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Summary: Some try to portray Christmas as just an event, but what happens when we take the miracles out of Christmas?

Have you ever heard the phrase “The Magic of Christmas”? Probably, if you google that phrase you get almost 29,000,000 hits. Everything ranging from albums of Christmas music to campaigns to provide toys to underprivileged children, to children’s books, to more inspirational plaques than you can count. It was Norman Vincent Peale who wrote “Christmas waves a magic wand over this world, and behold, everything is softer and more beautiful.”

What people are talking about isn’t the hocus pocus, Harry Potter type of magic, instead it is the soft fuzzy emotional type of magic that is a feeling.

This morning we aren’t talking about magic, but we are talking about miracles. And there are some folks who would like to take the miracles out of Christmas, they would do away with the miraculous and instead hand us an event that could happen without the hand of God being evident throughout it. And if that is the case then Christmas is just an event, hardly worth remembering let alone celebrating 2000 years later.

So this morning I’m not trying to convince you of the realities of miracles, after all it was Nancy Gibbs is an editor and writer for Time magazine who summed it up when she wrote “For the truly faithful, no miracle is necessary. For those who doubt, no miracle is sufficient.”

Instead, this morning I simply want to tell you what we would lose if we had a Christmas without miracles.

So, this morning let’s not start at the beginning, but six months before the beginning where we read the story of a couple named Zacharias and Elizabeth. What we know about this couple is that Elizabeth was related to Mary the Mother of Christ and that Zacharias was a priest and his wife was from a family of priests. And we know that they were childless, not by choice but by chance, a tragedy for most folks who it happened to but for a priest it was a double tragedy in that there would be no son to carry on his priestly responsibilities.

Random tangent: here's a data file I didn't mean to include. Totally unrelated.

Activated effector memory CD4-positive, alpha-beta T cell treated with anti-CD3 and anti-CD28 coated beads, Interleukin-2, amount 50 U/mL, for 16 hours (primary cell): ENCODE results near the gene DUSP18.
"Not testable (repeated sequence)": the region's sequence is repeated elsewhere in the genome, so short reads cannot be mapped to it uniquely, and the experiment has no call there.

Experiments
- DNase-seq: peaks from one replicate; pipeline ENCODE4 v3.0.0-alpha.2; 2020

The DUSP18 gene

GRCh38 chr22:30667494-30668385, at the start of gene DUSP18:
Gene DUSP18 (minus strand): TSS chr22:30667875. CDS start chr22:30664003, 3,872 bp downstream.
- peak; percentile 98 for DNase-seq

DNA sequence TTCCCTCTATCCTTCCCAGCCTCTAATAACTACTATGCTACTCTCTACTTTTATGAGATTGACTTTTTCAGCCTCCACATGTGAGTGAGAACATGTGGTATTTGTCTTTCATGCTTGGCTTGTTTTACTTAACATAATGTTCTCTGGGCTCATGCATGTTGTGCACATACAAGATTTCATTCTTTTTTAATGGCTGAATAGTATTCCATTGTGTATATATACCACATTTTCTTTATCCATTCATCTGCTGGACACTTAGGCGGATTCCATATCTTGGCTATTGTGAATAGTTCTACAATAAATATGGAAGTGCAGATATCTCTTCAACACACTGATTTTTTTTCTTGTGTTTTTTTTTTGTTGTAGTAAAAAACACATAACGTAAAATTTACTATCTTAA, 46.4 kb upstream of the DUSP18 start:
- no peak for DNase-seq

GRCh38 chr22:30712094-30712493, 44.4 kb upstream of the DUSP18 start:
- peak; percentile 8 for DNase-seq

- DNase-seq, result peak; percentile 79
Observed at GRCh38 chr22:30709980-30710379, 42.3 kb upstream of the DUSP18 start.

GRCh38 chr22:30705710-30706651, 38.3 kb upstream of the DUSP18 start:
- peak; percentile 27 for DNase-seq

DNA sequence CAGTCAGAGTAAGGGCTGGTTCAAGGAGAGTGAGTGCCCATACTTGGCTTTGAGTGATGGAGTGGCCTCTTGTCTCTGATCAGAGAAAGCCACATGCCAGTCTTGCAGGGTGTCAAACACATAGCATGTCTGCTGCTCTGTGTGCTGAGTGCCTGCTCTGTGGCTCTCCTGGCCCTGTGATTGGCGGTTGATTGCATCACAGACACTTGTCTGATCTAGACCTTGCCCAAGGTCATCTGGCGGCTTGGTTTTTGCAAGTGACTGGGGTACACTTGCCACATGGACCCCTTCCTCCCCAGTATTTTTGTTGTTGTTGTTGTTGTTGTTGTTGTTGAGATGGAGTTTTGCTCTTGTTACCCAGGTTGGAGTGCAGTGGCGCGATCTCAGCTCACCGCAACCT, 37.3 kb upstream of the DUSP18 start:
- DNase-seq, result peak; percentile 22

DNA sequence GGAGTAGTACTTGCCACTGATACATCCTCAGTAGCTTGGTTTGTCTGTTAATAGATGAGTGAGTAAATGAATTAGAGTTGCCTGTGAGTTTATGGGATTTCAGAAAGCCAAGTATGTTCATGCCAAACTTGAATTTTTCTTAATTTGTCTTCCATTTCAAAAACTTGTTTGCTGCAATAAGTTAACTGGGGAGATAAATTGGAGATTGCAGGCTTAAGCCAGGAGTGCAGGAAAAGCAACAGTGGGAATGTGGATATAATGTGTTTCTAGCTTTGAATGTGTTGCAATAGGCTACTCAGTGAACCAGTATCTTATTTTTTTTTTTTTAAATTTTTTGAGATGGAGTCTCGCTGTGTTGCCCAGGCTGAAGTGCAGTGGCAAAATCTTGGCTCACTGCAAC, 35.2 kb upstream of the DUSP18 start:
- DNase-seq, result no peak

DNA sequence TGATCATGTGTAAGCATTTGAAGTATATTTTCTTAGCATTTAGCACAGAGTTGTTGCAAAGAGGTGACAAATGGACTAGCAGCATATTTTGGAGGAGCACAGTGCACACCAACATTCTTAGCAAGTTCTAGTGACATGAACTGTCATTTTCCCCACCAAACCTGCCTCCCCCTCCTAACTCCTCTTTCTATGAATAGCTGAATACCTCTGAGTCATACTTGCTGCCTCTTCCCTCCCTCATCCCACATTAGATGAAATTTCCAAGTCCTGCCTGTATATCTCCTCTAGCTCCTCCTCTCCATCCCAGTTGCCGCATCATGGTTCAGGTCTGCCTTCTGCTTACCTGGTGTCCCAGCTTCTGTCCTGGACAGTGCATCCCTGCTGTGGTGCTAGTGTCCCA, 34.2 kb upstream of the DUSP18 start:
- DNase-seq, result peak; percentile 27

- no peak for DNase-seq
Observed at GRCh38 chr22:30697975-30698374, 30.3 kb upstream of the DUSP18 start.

And we know that they were older, again how old? We don’t know, old enough to be mentioned, but perhaps because it was in relation to their child bearing years maybe it was just relative, maybe they were old in their late forties or early fifties. Not sure.

The story happens on a day while Zacharias was performing his priestly functions. By this time in history there were more priests than there were jobs for priests, so they took turns working in the temple, good work if you can find it. And Zechariah’s turn came up and he was chosen to enter into the temple and offer the sacrifices and while he was in there the strangest thing happened.

He’s doing the things he supposed to be doing, preparing the sacrifice, getting it ready to be offered, preparing his prayers and the scriptures he would read as part of the ceremony and God interrupts him, with an angel.

And Zechariah was a little spooked; actually he was a lot spooked. After all he was supposed to be alone in the altar area, there were no windows just lit by flickering torches, maybe he’s whistling as he worked. And all of a sudden he’s no longer alone. I don’t think he was spooked because there was an angel there, I think he was spooked because there was anyone there.


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